Posts Tagged ‘linux’

Boot Ubuntu from RAID

May 13th, 2016 No comments

I had lately setup RAID 5 (three 2TB disks) with i7 6700 + ASUS H170 MoBo + 32GB DDR4 RAM followed by installing Ubuntu 16.04 x64 on it.  The installation went very well with Kernel 4.4.0-21.  But, upon restart the installation was unable to move ahead as the Kernel was not able to read from the RAID device.

Basically, the issue is that the install kernel didn’t have the RAID drivers embedded within.  Upon digging for few hours, found one solution at , which didn’t work as is.  The following modification worked:

  1. Boot from Live DVD image, which would load the RAID drivers automatically allowing you to see the device correctly.
  2. Now mount the root partition. (say /mnt/root-partition)
  3. Edit /mnt/root-partition/etc/initramfs-tools/modules for adding drivers that should get embedded into Initialization RAM drive file System (initrd).
  4. Add the following list at the end of the modules file.  The list is generated using “lsmod|grep raid” during the live DVD session.
    1. dm_raid
  5. Run “mkinitramfs -r /mnt/root-partition -o /mnt/root-partition/boot/initrd.img-4.4.0-21-generic”
  6. Reboot the machine to see that RAID is being detected.
  7. Install dmraid (apt-get install dmraid), which would again fix the initrd image with necessary stuff.
  8. Now, my machine works smooth.

If nothing worked, get a small HDD to install the OS in it.  While booting the OS, you may load the drivers via /etc/rc.local and dmraid commands to activate the RAID device and mount it for use.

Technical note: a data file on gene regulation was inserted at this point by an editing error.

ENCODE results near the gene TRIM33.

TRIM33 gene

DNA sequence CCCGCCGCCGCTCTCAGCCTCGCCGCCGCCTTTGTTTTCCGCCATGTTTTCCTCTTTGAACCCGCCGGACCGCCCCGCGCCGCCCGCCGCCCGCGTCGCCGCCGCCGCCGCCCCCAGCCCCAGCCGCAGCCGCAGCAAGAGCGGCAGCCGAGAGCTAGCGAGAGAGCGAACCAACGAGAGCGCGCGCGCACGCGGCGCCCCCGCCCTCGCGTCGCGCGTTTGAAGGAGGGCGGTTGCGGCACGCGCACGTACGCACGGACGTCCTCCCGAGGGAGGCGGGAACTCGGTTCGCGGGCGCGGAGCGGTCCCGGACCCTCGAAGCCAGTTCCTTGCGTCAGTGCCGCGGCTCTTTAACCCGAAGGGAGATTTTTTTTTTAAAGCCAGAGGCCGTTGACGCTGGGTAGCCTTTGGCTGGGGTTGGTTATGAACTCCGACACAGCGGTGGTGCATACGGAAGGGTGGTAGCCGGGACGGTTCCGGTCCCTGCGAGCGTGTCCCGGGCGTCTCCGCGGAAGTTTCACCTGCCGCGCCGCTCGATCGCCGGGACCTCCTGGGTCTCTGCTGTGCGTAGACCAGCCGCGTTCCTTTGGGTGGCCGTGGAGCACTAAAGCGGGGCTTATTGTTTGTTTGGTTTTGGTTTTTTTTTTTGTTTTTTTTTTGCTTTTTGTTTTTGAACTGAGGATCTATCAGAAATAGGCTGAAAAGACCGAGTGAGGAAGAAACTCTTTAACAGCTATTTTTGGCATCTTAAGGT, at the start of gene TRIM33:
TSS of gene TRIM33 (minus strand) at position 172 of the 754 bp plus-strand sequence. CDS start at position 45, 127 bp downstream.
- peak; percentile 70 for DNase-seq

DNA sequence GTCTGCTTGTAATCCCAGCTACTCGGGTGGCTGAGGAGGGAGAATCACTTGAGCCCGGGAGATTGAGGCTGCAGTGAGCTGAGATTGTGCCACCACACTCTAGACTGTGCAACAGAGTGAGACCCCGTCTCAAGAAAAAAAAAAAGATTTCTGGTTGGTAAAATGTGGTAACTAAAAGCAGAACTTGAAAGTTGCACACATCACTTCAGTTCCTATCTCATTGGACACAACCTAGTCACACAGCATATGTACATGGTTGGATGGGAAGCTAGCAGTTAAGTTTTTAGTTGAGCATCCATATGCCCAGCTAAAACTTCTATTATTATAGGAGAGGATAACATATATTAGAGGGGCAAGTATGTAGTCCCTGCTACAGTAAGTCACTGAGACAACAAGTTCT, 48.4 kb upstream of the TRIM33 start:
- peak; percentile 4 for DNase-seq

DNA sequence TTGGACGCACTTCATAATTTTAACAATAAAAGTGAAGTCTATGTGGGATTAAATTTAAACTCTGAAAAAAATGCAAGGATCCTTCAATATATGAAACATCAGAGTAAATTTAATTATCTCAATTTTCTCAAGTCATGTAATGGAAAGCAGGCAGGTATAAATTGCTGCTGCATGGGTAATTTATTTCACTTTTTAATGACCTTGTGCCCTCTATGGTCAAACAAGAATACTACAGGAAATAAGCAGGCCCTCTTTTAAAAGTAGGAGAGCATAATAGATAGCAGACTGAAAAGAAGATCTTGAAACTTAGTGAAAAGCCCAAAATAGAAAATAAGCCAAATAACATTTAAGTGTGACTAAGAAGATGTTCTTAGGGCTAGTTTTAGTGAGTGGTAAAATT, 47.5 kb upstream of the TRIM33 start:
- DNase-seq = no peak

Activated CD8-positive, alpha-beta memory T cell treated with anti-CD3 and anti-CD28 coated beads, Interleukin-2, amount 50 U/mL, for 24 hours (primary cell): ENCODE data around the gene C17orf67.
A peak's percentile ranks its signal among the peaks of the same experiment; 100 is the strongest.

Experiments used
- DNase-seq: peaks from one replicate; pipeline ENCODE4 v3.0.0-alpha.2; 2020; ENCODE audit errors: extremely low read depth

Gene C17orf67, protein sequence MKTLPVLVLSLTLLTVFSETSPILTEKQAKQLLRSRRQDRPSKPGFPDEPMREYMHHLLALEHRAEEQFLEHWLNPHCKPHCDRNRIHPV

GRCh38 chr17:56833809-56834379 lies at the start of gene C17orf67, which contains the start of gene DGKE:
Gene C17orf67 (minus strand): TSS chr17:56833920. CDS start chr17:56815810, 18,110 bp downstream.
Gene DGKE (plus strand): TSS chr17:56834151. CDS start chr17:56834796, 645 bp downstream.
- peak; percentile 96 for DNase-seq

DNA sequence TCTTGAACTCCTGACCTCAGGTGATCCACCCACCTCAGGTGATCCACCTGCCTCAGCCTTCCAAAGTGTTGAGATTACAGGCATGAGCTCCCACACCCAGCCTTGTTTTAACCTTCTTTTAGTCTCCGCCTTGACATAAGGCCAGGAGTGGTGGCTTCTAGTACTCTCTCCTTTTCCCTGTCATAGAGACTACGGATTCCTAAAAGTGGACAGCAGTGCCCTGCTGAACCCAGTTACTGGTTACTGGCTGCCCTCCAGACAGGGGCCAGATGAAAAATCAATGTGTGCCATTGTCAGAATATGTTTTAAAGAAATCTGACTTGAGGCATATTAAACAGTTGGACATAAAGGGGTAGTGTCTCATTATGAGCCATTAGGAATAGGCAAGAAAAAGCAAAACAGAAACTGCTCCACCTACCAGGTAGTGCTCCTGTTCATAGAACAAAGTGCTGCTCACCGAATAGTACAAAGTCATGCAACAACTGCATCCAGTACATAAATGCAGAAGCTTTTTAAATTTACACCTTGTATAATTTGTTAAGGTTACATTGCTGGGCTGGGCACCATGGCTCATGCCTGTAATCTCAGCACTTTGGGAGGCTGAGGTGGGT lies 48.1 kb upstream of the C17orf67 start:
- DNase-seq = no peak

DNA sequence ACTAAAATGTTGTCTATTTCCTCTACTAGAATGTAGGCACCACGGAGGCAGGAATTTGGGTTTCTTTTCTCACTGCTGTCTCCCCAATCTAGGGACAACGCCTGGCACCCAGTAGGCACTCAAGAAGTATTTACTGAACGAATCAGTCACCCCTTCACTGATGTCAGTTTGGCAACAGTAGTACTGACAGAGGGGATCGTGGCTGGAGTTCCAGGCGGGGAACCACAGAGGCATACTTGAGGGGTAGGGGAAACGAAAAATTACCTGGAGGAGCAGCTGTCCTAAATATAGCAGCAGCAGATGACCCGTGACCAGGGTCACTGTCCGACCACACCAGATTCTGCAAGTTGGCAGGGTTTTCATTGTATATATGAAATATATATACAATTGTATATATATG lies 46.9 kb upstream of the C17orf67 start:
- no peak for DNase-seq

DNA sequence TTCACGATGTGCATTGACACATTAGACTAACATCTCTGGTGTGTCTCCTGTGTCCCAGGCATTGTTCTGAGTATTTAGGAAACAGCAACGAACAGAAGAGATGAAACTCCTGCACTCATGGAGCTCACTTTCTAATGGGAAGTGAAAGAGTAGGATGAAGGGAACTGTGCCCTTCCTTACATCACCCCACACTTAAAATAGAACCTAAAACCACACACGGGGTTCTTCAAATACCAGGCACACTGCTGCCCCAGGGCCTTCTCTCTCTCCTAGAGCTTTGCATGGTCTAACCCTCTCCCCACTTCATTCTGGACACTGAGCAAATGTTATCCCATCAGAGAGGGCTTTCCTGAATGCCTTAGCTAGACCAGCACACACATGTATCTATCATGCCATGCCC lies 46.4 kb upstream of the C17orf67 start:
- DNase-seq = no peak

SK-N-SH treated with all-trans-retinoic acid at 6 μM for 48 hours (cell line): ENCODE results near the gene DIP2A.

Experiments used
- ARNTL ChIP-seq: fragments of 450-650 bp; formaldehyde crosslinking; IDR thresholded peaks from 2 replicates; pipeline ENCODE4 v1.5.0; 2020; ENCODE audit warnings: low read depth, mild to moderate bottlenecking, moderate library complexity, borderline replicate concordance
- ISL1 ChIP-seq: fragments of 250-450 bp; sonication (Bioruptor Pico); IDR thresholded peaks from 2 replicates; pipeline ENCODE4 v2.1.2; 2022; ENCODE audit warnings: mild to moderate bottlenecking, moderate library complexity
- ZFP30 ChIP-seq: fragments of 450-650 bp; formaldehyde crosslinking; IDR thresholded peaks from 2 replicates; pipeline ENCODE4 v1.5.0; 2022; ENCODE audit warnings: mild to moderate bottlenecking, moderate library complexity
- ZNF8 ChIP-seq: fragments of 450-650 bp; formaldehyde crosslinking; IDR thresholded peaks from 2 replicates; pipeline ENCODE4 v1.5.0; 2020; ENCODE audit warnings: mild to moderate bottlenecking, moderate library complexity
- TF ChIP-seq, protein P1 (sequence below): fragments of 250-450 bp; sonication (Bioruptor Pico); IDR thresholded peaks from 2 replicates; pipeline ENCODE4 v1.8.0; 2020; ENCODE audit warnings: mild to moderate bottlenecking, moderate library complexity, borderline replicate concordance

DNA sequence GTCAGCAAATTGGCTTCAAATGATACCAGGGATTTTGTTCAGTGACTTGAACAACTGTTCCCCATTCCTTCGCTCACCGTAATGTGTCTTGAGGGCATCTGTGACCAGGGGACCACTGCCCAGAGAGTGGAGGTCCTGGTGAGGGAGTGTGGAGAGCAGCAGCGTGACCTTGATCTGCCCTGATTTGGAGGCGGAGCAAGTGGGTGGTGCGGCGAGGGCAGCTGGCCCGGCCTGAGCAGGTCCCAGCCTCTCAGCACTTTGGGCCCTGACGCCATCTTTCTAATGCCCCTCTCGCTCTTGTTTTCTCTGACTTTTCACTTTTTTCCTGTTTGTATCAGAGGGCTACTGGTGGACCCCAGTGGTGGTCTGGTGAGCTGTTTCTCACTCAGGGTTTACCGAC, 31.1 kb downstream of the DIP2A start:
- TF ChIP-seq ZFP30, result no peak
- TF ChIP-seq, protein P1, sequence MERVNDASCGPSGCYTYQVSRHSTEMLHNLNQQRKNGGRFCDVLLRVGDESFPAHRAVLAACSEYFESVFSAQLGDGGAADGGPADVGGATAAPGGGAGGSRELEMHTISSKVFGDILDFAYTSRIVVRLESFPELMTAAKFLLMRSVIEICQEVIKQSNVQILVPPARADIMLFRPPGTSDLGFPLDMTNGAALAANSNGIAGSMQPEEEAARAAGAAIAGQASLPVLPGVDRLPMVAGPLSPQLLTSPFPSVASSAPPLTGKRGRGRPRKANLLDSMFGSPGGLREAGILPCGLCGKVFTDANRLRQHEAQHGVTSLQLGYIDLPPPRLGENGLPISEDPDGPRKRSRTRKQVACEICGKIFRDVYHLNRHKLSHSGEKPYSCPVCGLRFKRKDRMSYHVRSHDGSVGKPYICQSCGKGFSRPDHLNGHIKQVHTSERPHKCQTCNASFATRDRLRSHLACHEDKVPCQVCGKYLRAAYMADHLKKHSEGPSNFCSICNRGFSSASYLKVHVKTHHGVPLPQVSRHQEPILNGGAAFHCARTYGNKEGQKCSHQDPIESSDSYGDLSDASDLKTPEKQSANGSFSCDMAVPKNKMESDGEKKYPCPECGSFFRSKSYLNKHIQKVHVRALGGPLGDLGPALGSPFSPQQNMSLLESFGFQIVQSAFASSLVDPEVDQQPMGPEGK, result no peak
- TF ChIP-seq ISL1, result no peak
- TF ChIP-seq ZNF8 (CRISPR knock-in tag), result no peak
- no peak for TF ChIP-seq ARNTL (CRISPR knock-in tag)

Sony UWA-BR100

October 27th, 2012 2 comments
    Today, I purchased the WiFi adapter for Sony 32EX650 LED TV, which is exclusively built for the Sony HD LED TV with USB connectivity.  When I tried plugging that in my Windows 7 x64 PC, the device was not recognized as there was no Windows driver, but the device showed up as CEWL-1.  While discussing about that with my wife, I had to take the brickbats for wasting the money, while we already have wifi access from the available devices.  Now, I had to prove that my investment is worth, but I have no clue how to. 

    Started my search for unofficial drivers for the device in Linux and Windows, following that gracefully landed at, which said that the device is indeed Atheros chipset based and detectable in Linux as ath9k_htc and moreover they had also provided a free download link for getting the all-windows driver.

    Now, I have installed the windows driver and the wifi device works like a breeze.  I have been testing it against B/G wifi network, so the speed I am seeing is 54Mbps.  I will try this again with A/N/B/G to check whether it goes to higher speeds as claimed in the website.  Interestingly, Windows 8 would support these devices out of the box as per this Sony support page.

Update: I have tested the device against a A/N/B/G router in the 5Ghz spectrum and found that the device is connected at 300Mbps speed 🙂  And, indeed it is using the ath9k_htc driver supplied via compat-wireless package.

Hash Overflow due to 64 bit upcasting

October 28th, 2011 No comments
    Lately, I had to debug the following piece of code, where it caused overflow on the hash bucket design.  The code worked perfectly on a Windows machine while compiled for Win32, but failed to work on a Linux Mint x64 machine.  The code is listed below, which basically calculates hash value of an input 32 bit unsigned number, limiting the hash value to 2^10 (1Meg).